real world classroom

I made my classroom look like the real-world—and test scores soared


An elementary educator’s classroom simulates real life—and boosts test scores

Here are a few reasons I believe this model works so well with students.

  • Project-based learning  is relevant to students. In Johnsonville, students explore issues like buying a home, paying rent, starting a business, and managing finances. Students see adults face these same issues and can relate what happens in Johnsonville to the real world. Relevancy makes each lesson memorable, meaning students are more likely to remember the overall concept of a lesson as opposed to memorizing facts for a test.
  • It encourages collaboration. Desks are designed for individual students—which is why I don’t have any. In my classroom you will only find tables, collaboration bars, and sofas that are perfect places for students to think creatively and problem-solve. It is important that students take an active part in their own learning and are able to solve problems using what they know and have learned. By using critical thinking skills to collaborate and complete performance-based lessons, my students are fully engaged throughout the entire school year.
  • Students are in control. Other teachers trying PBL often tell me, “my kids can’t do it” or “it’s a lot of work.” I think the real issue here is teachers not wanting to give up control of their classrooms. PBL gives me the freedom to facilitate and encourage critical thinking. Additionally, I find students work better when the teacher isn’t hovering over them. PBL promotes students to think creatively and build the 21st-century skills they need to be successful in today’s job market.
  • Students are using pre-built, credible, standards-aligned curriculum. I have discovered Defined STEM is a great tool to help me create relevant lessons I can incorporate into Johnsonville. The supplementary curriculum provides students with research resources, videos, and project prompts that encourage students to think outside the box and put them in real-world situations.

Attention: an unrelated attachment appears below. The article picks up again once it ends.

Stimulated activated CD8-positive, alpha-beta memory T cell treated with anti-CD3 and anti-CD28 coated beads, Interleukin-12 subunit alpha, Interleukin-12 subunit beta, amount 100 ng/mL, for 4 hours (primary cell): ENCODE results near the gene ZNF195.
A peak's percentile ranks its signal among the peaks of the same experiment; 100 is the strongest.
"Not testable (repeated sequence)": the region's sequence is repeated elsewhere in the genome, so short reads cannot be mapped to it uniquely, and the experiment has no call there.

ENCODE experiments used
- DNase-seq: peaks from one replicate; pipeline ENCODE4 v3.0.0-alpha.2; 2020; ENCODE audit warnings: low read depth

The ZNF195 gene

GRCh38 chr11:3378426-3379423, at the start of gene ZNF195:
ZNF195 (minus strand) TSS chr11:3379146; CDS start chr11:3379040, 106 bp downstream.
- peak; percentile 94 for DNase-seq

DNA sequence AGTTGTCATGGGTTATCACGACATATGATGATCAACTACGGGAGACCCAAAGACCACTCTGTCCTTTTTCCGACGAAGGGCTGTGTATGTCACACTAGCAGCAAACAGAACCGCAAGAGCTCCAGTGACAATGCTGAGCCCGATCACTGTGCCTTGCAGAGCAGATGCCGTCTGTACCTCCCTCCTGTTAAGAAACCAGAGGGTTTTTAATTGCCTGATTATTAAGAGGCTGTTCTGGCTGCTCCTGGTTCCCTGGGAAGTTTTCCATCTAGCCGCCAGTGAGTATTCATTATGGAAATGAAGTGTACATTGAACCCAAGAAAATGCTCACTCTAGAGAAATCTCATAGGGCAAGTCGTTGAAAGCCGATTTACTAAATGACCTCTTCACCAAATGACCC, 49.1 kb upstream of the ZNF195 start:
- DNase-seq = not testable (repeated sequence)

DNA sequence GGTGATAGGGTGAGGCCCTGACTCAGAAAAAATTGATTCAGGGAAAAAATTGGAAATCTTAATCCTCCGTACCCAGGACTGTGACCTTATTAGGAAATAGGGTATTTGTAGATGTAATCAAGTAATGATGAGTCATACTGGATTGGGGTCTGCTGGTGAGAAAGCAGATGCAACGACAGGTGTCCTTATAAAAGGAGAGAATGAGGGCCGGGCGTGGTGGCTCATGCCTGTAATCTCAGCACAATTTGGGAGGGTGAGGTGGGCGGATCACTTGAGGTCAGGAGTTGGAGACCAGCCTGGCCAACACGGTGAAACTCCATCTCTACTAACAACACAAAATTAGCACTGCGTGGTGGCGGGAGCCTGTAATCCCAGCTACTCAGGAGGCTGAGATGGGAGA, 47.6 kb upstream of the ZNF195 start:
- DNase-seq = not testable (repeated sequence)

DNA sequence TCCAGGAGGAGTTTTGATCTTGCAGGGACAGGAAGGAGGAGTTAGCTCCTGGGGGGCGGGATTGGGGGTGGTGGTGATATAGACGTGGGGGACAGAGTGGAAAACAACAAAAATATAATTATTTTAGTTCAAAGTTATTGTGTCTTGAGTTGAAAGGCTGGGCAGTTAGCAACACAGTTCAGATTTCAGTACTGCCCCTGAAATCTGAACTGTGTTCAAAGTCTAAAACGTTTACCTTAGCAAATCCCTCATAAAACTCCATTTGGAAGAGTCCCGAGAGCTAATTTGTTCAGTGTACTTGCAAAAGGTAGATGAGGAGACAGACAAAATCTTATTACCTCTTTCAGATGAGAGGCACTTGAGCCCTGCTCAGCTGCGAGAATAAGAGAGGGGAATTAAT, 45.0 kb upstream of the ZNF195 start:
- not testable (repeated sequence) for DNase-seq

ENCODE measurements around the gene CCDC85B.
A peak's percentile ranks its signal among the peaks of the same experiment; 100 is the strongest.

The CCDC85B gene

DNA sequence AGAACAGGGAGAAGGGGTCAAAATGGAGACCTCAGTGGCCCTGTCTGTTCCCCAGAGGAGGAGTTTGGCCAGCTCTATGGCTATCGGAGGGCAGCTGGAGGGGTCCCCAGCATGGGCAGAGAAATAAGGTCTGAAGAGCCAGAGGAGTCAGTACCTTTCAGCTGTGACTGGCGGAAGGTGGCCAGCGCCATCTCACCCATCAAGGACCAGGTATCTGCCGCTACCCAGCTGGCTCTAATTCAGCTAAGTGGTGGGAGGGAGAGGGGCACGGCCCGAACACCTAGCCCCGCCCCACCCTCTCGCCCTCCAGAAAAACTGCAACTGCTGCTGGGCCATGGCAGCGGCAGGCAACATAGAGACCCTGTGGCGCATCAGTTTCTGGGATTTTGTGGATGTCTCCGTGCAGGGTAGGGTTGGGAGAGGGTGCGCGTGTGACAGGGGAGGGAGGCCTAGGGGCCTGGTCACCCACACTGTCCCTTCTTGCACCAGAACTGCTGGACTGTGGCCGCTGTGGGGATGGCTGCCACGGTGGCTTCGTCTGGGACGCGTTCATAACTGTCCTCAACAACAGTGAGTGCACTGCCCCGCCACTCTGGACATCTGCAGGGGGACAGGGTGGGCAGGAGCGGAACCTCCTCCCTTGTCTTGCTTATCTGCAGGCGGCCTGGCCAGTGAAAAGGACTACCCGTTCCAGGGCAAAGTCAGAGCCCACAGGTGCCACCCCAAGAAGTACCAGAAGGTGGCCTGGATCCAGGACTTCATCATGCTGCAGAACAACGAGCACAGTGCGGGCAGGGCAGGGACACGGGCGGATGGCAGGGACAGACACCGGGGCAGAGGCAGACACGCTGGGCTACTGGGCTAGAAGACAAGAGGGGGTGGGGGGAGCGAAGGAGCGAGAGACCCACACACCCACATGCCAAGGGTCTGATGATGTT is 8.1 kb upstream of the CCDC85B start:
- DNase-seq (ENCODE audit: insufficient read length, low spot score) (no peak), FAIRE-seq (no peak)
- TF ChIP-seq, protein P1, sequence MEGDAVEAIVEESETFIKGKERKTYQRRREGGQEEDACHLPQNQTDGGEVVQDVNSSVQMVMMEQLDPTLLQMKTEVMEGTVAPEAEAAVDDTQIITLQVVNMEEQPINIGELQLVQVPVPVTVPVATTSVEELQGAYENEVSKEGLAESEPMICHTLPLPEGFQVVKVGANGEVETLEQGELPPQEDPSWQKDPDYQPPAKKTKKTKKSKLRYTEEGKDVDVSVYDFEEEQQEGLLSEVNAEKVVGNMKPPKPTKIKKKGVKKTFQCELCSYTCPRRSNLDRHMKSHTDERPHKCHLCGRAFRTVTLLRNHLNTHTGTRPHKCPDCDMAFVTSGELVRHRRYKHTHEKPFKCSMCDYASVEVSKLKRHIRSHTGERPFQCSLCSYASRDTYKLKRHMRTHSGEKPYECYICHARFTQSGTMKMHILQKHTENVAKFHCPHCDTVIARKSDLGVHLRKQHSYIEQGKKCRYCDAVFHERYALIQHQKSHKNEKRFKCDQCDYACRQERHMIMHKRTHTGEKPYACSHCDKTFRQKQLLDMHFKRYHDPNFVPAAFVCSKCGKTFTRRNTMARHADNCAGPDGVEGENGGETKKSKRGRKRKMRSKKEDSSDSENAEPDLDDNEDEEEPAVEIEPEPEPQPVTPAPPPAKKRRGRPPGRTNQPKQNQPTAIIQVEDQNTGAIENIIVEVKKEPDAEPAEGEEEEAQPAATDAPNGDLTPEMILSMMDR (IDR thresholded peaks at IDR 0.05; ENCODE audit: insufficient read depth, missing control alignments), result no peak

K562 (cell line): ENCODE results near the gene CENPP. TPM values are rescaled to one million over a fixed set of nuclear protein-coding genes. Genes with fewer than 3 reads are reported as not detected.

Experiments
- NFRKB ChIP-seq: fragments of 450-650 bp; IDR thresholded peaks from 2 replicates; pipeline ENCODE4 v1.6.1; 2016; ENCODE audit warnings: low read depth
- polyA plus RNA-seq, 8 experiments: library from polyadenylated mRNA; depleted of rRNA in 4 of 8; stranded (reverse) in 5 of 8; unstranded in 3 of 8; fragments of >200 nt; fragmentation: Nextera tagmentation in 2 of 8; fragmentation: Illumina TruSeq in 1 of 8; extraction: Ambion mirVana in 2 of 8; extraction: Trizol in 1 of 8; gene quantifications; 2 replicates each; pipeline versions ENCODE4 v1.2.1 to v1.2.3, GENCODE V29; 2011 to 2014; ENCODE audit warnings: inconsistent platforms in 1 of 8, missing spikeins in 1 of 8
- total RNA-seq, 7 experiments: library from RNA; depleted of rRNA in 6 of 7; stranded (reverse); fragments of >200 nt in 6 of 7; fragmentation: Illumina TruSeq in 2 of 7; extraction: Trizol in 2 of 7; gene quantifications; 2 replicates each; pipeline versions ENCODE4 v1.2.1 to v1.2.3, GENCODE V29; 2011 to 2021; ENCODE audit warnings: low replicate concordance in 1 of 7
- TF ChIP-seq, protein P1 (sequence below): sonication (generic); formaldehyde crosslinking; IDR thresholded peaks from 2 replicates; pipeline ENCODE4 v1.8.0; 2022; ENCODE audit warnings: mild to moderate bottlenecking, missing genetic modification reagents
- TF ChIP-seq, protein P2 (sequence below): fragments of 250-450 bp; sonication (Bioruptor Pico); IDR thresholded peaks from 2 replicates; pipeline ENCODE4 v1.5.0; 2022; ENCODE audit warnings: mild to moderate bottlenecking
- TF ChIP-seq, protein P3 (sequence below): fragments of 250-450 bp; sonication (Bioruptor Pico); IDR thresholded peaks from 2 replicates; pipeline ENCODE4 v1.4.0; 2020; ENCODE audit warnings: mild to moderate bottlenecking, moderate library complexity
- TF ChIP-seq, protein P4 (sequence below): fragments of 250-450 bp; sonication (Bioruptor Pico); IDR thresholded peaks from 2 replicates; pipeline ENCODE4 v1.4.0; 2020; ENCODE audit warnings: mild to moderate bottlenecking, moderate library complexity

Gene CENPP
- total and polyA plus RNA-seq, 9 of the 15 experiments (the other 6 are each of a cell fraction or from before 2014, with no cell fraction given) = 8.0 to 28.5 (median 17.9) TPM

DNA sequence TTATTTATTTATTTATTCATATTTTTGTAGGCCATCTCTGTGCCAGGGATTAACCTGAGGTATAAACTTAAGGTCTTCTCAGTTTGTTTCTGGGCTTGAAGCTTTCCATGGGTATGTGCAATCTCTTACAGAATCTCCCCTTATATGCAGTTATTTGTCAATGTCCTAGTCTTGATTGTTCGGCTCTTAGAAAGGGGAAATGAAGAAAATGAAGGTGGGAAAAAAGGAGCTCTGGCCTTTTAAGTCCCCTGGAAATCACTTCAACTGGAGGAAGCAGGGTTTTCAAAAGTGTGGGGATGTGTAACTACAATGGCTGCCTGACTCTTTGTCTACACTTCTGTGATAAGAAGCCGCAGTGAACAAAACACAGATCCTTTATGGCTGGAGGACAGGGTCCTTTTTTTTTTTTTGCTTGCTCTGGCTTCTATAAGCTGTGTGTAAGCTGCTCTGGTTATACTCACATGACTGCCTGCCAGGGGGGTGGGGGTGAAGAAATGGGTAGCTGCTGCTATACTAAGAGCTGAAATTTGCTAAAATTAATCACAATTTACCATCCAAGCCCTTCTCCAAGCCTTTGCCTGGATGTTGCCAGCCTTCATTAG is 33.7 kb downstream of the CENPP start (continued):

On test scores

The state of North Carolina does not test students on collaboration and citizenship, but does consider critical thinking a key ability. I’ve discovered the best way to test student’s critical thinking skills is through project-based learning. In addition to working in the realm of Johnsonville, students complete at least one project a month to show what they’ve learned in a real-world situation.

North Carolina State testing shows that my PBL model improves student scores. At the end of the 2016 school year, my fifth-grade students scored an average of 85 percent on the state science exam, while my school as a whole scored 58 percent. It’s not a leap to suggest the focus on PBL and hands-on learning was the catalyst for this major boost.

It’s important to remember that every child is different and learns differently. Relating classroom lessons to real life helps students at any level connect with the content and interpret it in a way they are able to understand. When students become part of their own learning, they take pride in their education and become more engaged. PBL not only keeps students busy, but it allows each one to show what they’ve learned in a creative, supportive, and collaborative environment.

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